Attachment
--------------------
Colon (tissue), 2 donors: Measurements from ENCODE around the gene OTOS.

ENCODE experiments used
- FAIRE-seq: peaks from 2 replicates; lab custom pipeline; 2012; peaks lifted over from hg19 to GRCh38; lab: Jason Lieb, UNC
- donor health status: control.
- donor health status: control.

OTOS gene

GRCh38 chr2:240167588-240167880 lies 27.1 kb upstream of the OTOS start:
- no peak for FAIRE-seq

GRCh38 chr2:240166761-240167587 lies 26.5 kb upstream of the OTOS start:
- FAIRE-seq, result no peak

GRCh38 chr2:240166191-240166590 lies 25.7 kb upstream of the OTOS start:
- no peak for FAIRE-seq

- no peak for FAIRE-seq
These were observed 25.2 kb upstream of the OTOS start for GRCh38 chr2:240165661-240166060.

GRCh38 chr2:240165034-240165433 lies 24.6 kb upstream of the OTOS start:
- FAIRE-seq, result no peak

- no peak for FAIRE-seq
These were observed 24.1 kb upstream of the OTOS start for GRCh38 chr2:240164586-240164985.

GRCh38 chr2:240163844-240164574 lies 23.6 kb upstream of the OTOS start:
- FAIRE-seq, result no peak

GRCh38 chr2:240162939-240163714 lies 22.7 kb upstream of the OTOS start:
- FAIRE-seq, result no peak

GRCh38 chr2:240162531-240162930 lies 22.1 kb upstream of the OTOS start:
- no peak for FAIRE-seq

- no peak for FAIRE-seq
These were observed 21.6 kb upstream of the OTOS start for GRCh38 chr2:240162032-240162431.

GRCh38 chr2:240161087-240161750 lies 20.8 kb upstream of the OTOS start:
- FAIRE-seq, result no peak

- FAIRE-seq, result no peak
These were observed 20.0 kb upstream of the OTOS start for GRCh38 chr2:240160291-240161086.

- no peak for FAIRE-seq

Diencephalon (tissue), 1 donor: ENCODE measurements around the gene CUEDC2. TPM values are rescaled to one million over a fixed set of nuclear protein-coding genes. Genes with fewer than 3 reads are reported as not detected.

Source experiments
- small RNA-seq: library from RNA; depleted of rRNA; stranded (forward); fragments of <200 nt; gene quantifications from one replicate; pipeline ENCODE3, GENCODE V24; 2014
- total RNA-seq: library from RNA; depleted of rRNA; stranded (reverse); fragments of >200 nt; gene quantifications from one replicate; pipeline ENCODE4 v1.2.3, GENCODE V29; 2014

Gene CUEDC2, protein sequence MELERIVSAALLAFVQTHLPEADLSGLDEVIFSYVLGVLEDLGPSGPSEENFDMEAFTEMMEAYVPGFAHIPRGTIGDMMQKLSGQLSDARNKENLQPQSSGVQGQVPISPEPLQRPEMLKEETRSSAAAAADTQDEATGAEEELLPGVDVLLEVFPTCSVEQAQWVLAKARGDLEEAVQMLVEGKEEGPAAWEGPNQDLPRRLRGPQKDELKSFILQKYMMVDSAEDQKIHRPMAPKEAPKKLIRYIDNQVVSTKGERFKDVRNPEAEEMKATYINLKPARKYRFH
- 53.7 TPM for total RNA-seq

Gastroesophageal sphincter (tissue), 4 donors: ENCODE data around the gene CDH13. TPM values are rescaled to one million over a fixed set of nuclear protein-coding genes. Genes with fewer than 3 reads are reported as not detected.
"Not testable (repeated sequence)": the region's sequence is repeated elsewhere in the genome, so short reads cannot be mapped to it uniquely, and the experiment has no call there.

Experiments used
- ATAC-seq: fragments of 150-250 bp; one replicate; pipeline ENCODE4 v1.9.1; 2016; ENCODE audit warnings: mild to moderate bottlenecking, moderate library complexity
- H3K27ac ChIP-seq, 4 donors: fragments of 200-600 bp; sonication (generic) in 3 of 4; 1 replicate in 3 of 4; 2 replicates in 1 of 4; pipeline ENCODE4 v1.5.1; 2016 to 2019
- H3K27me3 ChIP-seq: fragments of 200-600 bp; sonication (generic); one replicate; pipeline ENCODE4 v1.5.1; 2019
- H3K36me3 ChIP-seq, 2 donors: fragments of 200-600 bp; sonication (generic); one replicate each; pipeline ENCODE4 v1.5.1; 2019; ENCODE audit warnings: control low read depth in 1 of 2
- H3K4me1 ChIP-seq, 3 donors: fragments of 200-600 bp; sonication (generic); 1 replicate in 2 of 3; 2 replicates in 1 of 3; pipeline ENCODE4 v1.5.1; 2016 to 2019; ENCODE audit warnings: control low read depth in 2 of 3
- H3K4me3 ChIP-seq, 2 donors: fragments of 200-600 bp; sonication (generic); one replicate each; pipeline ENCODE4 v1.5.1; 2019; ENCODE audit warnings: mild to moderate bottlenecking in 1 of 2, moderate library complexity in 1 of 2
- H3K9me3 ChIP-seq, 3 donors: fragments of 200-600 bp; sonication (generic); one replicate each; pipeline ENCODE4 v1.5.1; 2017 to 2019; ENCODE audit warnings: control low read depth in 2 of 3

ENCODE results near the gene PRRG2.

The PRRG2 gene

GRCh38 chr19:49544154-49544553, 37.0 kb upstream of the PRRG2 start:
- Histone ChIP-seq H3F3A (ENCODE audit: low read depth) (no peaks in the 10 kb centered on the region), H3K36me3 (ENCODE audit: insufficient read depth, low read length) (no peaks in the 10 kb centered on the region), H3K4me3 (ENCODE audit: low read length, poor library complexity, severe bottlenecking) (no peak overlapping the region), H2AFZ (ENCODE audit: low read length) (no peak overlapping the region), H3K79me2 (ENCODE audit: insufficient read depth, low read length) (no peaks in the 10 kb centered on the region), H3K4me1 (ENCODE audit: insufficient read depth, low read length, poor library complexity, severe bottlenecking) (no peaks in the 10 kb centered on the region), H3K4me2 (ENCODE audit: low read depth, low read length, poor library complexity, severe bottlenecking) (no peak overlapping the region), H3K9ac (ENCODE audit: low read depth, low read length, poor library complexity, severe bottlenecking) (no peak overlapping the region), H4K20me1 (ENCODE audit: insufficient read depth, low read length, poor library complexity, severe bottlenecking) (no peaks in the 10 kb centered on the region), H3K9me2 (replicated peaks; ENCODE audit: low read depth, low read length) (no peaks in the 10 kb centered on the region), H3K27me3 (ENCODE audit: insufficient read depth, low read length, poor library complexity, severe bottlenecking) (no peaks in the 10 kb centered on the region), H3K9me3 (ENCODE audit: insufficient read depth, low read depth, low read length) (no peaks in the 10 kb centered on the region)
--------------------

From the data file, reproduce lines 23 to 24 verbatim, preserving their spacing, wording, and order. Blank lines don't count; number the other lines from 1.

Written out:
GRCh38 chr2:240162531-240162930 lies 22.1 kb upstream of the OTOS start:
- no peak for FAIRE-seq